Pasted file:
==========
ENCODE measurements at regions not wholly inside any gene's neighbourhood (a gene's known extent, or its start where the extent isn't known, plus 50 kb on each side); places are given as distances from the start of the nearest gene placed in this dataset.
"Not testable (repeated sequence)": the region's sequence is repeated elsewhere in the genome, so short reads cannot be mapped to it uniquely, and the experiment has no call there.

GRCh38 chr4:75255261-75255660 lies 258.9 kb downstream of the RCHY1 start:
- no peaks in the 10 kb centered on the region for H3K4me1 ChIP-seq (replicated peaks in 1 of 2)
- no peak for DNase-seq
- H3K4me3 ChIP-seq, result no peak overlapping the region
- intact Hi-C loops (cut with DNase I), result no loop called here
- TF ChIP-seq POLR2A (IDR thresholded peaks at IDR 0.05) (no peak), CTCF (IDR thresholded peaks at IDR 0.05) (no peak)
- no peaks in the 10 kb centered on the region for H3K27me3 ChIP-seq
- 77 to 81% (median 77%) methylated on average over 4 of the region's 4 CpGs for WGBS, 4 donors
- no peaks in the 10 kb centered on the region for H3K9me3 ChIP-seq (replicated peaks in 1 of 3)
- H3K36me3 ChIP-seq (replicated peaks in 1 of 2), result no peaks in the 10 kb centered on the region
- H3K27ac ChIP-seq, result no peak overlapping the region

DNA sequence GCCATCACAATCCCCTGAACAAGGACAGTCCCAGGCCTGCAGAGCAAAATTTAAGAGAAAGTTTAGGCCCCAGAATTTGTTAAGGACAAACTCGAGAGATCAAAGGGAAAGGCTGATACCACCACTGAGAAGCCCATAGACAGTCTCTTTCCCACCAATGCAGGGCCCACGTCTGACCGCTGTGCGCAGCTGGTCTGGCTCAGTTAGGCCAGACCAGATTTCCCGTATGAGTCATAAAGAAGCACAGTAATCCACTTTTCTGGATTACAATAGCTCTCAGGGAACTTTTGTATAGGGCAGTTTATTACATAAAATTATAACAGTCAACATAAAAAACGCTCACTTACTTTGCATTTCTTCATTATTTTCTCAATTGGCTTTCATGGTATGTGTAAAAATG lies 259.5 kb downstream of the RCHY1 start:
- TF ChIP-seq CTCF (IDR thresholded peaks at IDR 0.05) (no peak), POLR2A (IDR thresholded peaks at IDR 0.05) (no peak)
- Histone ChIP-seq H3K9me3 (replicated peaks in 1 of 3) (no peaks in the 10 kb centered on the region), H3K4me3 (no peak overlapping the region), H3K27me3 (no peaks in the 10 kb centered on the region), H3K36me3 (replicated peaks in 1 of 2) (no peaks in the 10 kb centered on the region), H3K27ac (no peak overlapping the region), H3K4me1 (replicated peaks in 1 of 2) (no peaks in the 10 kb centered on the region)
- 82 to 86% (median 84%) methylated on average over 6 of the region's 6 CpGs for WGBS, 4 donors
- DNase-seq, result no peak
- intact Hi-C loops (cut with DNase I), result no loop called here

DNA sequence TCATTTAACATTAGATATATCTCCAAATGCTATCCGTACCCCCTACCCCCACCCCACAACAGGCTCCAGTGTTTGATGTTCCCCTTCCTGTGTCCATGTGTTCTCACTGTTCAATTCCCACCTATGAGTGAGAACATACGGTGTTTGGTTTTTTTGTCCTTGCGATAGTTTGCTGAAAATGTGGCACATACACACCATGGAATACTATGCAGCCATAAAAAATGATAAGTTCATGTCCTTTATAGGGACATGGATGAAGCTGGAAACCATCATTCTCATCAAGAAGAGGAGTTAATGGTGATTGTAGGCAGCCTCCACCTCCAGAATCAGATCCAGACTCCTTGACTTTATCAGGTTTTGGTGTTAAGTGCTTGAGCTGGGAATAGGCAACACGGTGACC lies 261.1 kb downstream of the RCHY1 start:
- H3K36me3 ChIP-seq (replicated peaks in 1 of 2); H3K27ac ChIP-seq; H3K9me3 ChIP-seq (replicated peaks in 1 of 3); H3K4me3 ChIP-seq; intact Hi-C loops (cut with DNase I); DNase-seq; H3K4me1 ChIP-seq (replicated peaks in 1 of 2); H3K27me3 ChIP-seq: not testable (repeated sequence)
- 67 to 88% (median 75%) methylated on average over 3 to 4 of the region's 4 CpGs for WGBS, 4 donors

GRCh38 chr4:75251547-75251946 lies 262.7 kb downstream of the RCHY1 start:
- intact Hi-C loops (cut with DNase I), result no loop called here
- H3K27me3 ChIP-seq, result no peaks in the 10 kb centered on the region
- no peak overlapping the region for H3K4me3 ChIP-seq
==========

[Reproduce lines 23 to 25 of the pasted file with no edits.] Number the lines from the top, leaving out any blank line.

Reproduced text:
GRCh38 chr4:75251547-75251946 lies 262.7 kb downstream of the RCHY1 start:
- intact Hi-C loops (cut with DNase I), result no loop called here
- H3K27me3 ChIP-seq, result no peaks in the 10 kb centered on the region